Bears: Dangerous to Hug, Safe to Love

    The large animal covered in shaggy, brown hair stands on its hind legs as it notices you. Its sharp claws scare your perceived idea of hugging a real life bear. It doesn’t look as friendly as the teddy bears on your bed or in the cartoons. Would you still hug it? Probably not.

    Bears may not be the small, dressed, and friendly portrayals you are accustomed to see in animated films. In reality, they are rather quite dangerous, though interesting to observe.

    Although bears do not wear t-shirts or hats or speak English, they do have thick, furry coats that protect them during the winter, and they communicate with their own language.

    The bear species has many varieties, including black bear, brown bear, Asian black bear, sun bear, giant panda, spectacled bear, sloth bear, and the polar bear. Bears are mammals, and the majority are omnivorous because they are able to eat various meats and plants. The polar bear, however, is a carnivore, and the panda bear only eats plants.

    The northern forests of Europe, Asia, and North America were former homes to the bears, but due to the expansions of farmland, bears now live in distant forests and on mountains. Brown bears, American black bears, and grizzly bears live in North America while Asia is home to the Asian black bears, sloth bears, and sun bears. Polar bears live in the Artic around the North Pole, and the spectacled bears live in South America, according to Animal Planet.

    These wildlife animals can live from 15 to 30 years, and female bears can have one to four bear cubs, though they usually have two. Unlike Yogi Bear and Baloo from Disney’s The Jungle Book, bears can be dangerous and attack humans. All bears will attack if they are wounded or if their cubs are threatened. However, it is rare for them to attack people if they are not provoked, according to Animal Planet.

    The bear’s defensive behavior and physical characteristics have represented authority, such as in the 70-year-old Smokey the Bear advertisement.

    In 1942, during World War II, forest fires were caused by America’s enemies and by the carelessness of national park visitors.  The Forest Service, in 1944, officially chose a bear to encourage the importance of protecting forests and their wildlife through the Cooperative Forest Fire Prevention Campaign.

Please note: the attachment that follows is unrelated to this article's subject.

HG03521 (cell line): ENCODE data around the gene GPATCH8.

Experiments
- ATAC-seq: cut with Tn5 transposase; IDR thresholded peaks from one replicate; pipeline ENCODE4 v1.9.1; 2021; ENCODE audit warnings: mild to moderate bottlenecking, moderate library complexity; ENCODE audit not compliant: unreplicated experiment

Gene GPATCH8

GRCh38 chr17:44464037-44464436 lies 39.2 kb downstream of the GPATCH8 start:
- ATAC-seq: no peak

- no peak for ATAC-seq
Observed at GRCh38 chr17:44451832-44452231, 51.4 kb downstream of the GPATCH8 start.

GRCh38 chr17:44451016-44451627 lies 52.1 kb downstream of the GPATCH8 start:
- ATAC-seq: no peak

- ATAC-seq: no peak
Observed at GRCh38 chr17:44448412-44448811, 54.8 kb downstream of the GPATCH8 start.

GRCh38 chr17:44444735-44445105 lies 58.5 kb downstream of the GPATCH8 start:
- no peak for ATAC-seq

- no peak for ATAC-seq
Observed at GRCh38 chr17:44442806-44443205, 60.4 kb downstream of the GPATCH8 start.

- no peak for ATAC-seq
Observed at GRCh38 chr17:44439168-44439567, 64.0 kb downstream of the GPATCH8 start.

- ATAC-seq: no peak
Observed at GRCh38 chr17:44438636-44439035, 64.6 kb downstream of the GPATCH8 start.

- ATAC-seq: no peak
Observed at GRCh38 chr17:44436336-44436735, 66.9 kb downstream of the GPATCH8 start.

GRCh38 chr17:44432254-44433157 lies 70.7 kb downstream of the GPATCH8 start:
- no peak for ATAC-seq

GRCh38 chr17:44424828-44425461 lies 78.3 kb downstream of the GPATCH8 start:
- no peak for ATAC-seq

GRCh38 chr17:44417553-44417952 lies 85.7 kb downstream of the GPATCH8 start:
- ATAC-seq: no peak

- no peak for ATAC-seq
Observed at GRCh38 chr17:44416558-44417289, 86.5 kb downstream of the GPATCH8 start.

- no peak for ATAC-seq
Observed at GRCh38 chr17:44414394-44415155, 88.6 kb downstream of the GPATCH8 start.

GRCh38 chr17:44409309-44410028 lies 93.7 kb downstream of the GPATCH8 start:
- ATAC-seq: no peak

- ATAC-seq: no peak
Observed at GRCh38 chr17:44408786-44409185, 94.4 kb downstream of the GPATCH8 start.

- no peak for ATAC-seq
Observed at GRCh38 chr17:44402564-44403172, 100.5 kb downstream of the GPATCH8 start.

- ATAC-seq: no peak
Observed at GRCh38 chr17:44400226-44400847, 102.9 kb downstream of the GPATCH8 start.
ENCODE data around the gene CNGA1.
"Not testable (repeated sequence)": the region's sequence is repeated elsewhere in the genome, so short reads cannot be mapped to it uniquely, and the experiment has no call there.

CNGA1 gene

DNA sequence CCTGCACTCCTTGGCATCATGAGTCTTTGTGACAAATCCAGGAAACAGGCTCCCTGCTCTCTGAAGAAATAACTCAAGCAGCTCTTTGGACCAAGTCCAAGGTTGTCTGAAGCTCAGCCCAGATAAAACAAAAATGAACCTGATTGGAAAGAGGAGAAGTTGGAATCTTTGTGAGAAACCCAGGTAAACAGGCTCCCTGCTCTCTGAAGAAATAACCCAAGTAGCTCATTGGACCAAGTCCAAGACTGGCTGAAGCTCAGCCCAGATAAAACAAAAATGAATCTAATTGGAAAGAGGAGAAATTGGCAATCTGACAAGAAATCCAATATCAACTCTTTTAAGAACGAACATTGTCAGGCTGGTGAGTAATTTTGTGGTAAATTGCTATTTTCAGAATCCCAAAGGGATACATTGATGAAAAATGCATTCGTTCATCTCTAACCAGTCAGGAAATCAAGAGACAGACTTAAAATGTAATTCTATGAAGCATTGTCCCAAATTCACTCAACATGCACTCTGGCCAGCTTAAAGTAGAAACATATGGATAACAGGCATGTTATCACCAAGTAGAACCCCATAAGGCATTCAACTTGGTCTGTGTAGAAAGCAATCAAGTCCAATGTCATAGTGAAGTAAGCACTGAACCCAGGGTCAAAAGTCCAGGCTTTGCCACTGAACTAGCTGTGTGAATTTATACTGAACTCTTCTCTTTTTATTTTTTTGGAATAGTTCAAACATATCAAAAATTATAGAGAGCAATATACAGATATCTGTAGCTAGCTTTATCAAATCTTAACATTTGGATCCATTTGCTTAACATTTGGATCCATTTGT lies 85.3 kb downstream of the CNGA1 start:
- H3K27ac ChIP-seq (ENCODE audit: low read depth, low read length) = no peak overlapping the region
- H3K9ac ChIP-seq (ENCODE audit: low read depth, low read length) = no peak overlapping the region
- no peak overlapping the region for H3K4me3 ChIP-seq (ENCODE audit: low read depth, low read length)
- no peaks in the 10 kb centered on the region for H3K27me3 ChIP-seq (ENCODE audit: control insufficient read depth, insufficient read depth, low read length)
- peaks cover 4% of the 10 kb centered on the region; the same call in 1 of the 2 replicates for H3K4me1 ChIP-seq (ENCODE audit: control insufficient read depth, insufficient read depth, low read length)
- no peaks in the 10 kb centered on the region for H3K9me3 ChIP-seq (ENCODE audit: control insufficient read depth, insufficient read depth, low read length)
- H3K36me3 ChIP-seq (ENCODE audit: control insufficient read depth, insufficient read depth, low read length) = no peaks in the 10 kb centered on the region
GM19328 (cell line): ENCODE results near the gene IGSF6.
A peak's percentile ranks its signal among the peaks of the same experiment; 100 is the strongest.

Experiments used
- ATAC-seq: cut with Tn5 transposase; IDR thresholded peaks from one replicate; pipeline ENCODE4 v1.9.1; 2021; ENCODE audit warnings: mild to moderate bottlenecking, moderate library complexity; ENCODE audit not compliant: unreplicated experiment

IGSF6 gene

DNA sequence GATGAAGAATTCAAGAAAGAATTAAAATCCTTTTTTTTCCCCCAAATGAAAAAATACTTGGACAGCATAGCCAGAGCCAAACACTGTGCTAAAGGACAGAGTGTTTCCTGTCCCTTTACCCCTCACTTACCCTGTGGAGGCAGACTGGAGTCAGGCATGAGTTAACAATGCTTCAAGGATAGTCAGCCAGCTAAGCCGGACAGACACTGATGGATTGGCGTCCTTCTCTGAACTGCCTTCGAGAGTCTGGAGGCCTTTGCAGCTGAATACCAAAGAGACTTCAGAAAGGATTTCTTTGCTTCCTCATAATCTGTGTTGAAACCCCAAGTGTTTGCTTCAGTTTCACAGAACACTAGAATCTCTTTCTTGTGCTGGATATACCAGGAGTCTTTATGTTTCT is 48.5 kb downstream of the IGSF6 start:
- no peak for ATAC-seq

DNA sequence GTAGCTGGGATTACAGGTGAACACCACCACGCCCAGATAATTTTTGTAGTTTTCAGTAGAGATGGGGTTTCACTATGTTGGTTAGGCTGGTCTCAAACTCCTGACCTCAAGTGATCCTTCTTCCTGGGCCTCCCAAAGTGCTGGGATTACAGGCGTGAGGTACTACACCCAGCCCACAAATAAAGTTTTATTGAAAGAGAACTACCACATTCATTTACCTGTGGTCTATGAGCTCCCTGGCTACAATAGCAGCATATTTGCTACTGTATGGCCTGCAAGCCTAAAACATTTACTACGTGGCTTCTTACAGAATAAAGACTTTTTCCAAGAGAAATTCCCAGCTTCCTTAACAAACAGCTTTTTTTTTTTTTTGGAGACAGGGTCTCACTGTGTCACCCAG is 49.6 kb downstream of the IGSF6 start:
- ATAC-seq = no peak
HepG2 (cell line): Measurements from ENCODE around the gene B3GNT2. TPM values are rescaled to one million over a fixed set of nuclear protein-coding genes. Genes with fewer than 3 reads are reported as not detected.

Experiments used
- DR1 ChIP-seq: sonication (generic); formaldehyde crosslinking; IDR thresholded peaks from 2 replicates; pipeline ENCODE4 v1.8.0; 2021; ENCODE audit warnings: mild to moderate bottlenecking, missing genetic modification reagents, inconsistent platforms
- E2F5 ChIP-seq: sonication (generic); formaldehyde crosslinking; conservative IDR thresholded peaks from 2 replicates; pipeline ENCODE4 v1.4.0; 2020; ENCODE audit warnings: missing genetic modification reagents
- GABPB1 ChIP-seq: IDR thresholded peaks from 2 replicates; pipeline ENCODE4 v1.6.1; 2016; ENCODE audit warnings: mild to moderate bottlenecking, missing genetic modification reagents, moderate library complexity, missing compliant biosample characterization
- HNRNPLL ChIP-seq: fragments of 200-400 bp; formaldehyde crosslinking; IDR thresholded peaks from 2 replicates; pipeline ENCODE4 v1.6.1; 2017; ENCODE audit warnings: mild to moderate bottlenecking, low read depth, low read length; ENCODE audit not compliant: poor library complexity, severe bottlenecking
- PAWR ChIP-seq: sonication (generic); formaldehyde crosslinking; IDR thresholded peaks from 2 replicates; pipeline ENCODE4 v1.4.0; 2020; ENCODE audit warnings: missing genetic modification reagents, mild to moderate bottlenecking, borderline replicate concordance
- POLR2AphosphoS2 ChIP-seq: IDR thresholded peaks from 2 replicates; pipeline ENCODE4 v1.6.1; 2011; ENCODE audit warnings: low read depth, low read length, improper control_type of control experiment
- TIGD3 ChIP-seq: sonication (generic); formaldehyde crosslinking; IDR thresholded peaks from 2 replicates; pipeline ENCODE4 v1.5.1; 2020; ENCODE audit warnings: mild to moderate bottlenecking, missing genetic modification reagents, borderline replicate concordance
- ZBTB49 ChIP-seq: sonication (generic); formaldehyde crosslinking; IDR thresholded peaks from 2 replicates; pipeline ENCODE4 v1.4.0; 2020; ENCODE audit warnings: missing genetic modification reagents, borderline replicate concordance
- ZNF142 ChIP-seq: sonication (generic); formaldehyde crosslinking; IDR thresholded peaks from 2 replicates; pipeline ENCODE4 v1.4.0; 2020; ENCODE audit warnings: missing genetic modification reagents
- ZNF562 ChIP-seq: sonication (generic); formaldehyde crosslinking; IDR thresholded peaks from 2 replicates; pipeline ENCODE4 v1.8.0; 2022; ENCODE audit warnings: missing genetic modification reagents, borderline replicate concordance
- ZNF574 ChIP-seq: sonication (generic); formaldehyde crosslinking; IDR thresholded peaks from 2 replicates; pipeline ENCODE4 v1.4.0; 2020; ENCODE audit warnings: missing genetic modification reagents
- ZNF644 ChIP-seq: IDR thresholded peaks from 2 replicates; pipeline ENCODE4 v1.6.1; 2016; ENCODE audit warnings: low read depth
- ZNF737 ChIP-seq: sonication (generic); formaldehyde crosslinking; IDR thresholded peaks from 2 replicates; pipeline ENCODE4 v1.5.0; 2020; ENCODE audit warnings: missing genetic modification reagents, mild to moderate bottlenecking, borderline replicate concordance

The first poster with a bear named Smokey showed the animal pouring a bucket of water on a campfire with the words, “Smokey Smokeybear1944says–care will prevent 9 out of 10 forest fires!” In 1947, the slogan was changed to “Remember… Only YOU Can Prevent Forest Fires.” It was changed again in 2001 to “Only You Can Prevent Wildfires” in response to a massive outbreak of wildfires in natural areas other than forests, according to

    To increase the importance of bears and their natural habitat, Disney will release a movie about a year in the life of a brown bear family. It will show how the brown bears find food, hibernate, and stay safe from predators. It will be in theaters April 18 to celebrate Earth Day. Are you convinced yet? In addition, if you see it during the opening week, Disneynature will make a donation to the National Park Foundation to protect wildlife and wild places. Definitely worth watching.

    Despite the danger aspect, real life bears are similar to their cartoon versions in some ways: they are loving and caring.  The mother bear teaches her cubs how to find and catch food and how to prepare for hibernation. Bears are protective of their families, especially of their cubs. They travel and play together and give each other bear hugs.

    The next time you visit a national park and see a bear, remember that you may not be able to hug it because it thinks you will hurt it. Instead of disturbing the animal and its family, try to protect their forests, so you can continue to observe and learn about them. Hugging your teddy bear may be the closest thing to hugging a real bear, but at least you know it’s a safe hug.

    Leticia Lopez
    Letty Lopez earned a bachelors degree in journalism from CSU Sacramento in 2015. She enjoys researching all-things retro and sharing her findings with readers. Writing isn't new to her, but working with her idol Jennifer Niven is a first time experience! Follow her on twitter @leticialopez60s.



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